Creating an Illustrative photographic series

Want to embark on a mission to create a cohesive series of somewhat meaningful images from thin air? This is a basic description of what I go through. 

First of all, I have found every time I attempt such a thing, always and without exception, it includes these two rules:

Rule #1. It’s always hard to start.

Rule #2. It’s always hard to finish.

(Note: I do not speak much here of the stress, doubts and confusion involved; but they do, in fact, take up 90% of the total time spent on a project. This is the other 10%!)

Part 1: Starting is the hardest.

From the time that I know the next body of work is going to materialise in the near future, I have come to expect that it takes around two months to even get close to the first vague plan of how I might interpret the ideas that are in my head. Sometimes it feels like I’m trying to translate into a different language - which is probably truth - translating from cognitive language into visual language.

Bits of scrap paper end up strewn all over the place, in pockets and going through the washing machine, all in the quest for remembering that faint spark of an idea that just might lead to something making sense. Get it down on paper before you forget, because you will forget. 

No one else knows this, but there’s a full time job going on inside your head, and you’re way off even doing anything yet.

My own personal style of jotting down these random ideas is the good old stick figure scribble. I can’t draw to save myself and I’m not about to make any effort to try right at the time that I need to get this down on paper. You see, I have the attention span of a gnat sometimes, and get distracted very easily. As long as I can remember it now and decipher it later, it’s all good.

I need to take my own advice here and remember: It’s really important to eventually coax yourself into actually taking a photo…. of something. If you don’t take a photo of something, then you will never ever get to the next step - which is, ummm, actually having something to work with, something to test your theories and test your processes. As I was without a human subject for the moment and knew I should use an inanimate object while I was waiting, I thought I needed a specific kind of chair. As I was venturing out to Coles the next day, there it was, up the road on the nature strip, all by itself. Just one. Thank you. I took a photo of it.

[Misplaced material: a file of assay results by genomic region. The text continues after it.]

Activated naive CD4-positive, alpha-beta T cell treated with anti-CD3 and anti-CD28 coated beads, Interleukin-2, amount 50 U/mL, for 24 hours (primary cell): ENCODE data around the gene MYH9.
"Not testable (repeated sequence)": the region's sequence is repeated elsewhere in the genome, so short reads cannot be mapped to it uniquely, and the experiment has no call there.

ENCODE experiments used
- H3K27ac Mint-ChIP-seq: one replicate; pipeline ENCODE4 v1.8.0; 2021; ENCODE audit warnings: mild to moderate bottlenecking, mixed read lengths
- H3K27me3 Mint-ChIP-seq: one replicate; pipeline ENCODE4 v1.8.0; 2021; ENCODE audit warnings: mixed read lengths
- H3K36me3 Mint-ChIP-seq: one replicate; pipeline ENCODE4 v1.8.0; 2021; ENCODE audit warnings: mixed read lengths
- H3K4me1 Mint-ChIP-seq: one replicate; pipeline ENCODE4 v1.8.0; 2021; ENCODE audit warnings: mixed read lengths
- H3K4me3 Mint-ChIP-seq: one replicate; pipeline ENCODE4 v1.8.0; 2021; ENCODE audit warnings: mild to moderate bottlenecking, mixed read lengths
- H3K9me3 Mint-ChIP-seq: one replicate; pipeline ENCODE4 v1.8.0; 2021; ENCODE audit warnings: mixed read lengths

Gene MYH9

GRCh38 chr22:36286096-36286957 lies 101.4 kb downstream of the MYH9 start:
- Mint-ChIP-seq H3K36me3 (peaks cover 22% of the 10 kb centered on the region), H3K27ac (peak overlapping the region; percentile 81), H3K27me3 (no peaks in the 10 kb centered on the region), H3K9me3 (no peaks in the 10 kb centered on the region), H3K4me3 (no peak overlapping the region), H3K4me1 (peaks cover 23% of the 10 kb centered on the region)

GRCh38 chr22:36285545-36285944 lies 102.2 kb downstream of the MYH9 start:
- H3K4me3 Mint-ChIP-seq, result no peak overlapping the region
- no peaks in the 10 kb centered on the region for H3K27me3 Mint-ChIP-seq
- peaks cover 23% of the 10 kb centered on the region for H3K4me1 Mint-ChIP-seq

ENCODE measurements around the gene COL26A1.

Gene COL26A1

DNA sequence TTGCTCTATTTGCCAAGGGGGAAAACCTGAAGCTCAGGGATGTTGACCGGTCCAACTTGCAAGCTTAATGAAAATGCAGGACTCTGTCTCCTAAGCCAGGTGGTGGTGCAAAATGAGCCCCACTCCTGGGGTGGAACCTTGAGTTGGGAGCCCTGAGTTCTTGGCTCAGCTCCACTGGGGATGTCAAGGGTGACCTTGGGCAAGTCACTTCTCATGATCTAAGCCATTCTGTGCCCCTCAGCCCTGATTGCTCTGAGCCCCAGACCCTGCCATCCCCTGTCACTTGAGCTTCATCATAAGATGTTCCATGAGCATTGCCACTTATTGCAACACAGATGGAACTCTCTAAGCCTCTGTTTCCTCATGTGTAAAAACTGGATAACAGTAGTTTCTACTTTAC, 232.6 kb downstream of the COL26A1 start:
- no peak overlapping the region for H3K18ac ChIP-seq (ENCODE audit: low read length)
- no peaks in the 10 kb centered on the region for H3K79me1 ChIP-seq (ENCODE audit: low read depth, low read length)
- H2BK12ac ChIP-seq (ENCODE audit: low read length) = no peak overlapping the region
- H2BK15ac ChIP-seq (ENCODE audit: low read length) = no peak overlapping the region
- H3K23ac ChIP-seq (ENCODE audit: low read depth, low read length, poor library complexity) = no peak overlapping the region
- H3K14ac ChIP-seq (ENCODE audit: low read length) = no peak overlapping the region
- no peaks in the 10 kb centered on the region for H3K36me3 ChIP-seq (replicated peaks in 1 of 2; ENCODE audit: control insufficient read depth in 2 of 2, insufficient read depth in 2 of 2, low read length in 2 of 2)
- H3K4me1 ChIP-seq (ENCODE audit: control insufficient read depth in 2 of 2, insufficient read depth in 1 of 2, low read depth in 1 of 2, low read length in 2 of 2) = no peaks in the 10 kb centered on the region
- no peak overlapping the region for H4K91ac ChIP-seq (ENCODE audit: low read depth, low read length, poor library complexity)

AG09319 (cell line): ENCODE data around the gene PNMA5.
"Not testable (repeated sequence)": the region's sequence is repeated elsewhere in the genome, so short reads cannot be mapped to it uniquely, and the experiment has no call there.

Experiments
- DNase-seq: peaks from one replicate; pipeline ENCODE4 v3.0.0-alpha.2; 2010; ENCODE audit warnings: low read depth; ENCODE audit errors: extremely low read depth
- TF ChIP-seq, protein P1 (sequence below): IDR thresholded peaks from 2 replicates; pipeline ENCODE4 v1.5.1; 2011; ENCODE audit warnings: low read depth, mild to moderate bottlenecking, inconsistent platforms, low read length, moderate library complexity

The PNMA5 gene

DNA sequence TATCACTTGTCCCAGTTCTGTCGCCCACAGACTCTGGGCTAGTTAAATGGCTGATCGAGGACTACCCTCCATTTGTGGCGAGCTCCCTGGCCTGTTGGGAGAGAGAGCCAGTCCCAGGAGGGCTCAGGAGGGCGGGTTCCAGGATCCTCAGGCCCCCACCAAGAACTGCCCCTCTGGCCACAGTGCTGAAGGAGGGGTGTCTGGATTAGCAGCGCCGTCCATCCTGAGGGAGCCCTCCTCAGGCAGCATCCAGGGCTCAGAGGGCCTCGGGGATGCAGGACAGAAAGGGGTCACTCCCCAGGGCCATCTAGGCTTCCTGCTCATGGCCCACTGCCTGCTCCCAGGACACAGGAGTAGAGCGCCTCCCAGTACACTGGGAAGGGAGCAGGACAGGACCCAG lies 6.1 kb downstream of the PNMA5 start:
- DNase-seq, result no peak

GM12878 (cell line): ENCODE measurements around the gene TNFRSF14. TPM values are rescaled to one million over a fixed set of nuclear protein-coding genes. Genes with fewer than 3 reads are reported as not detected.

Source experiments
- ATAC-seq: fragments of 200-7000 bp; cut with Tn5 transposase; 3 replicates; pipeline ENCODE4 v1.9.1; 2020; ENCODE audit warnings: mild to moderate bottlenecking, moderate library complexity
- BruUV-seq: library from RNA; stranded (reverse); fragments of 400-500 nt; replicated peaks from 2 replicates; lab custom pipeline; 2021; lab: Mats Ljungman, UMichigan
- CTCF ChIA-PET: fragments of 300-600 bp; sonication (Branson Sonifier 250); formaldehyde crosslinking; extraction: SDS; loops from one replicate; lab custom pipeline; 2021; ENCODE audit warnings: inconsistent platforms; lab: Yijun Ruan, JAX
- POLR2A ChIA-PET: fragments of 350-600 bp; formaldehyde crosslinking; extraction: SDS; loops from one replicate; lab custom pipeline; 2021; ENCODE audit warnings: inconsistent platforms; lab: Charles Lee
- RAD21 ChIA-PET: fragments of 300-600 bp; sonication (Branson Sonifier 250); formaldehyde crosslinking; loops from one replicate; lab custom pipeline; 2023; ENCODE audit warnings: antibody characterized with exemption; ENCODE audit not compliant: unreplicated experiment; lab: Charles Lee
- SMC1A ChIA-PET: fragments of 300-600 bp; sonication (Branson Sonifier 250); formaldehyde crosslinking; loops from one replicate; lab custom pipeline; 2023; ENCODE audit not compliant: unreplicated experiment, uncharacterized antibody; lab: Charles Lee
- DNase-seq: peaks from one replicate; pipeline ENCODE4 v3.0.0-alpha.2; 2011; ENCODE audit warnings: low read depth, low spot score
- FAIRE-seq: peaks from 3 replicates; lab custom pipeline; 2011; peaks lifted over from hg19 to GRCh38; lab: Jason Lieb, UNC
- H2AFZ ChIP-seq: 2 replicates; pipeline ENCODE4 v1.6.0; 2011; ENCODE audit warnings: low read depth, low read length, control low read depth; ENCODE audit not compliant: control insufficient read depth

The ideas were coming together inside my head, although still confusing and random. It was initially to be about what it might be like inside the head of a Schizophrenic or Alzheimer’s sufferer, although now that I’ve moved on from there, I can’t really remember exactly what I was aiming for. Maybe that’s why it didn’t work out that way in the end.

Still unsure of what to do but sticking to a timeline, my lovely friend Peyton came over to be my first victim/subject. Feeling trapped and frustrated with this whole concept, guess what came out first? 
That’s right, trapped and frustrated:

BTS: There’s always a pet photobomb involved.

Through this first session, I slowly refined my ideas. It was to be a series of emotions inside their own rooms. In fact I don’t think I even got to that point until way later… but at least something was happening. 

Still shooting slightly randomly (that’s how I operate), I took some vague ideas and started to brainstorm. I decided to do sets of three, of seven emotions (can you think of at least 20 separate ones?!) and off I went, kind of hoping for the best, which is no different to any other time.

I didn’t hire a studio, as I didn’t want a time limit and wanted things to stay set up so that I could mull over it as it was happening. Because of this, I cleared out some furniture and did it right here in the room where I create the final product in Photoshop, so start to finish is all from the same space. Doing all of this from here also explains why there are so many pet photobombs in my work.

Fast forward to the end - Time goes on… Ideas are
refined… Experimentation and post production continues, most often until 3am, as it turns out that this is my most productive time. Shoots happen on and
off over a further 6 - 8 weeks. Sleep becomes less and less (and
then even less!).

at the end, when all is done and there is a definite feeling of victory, it
went for a test print.,
and then it fell apart
again, just slightly, but enough for a mental set back. You never see
what’s really going on until it’s a real print, and there were a myriad of
problems to fix. In short, I only did two lots of test prints and
really should have done more, but I had to take a chance and push them
through. Not an ideal situation, but definitely one to learn from.

due to having a good printer that can see things that I can’t (and taking note
of his comments over the last few years), I pulled it together in
the nick of time and some gorgeous prints were produced. They look ten
times better than the test prints, with richness and depth.

The feeling of victory had returned. With thanks to my lovely models Peyton and Amber (and a couple of random pets), I was done.

See the final series and Artist Statement here:

And here are some before & afters that I thought you might like to see:

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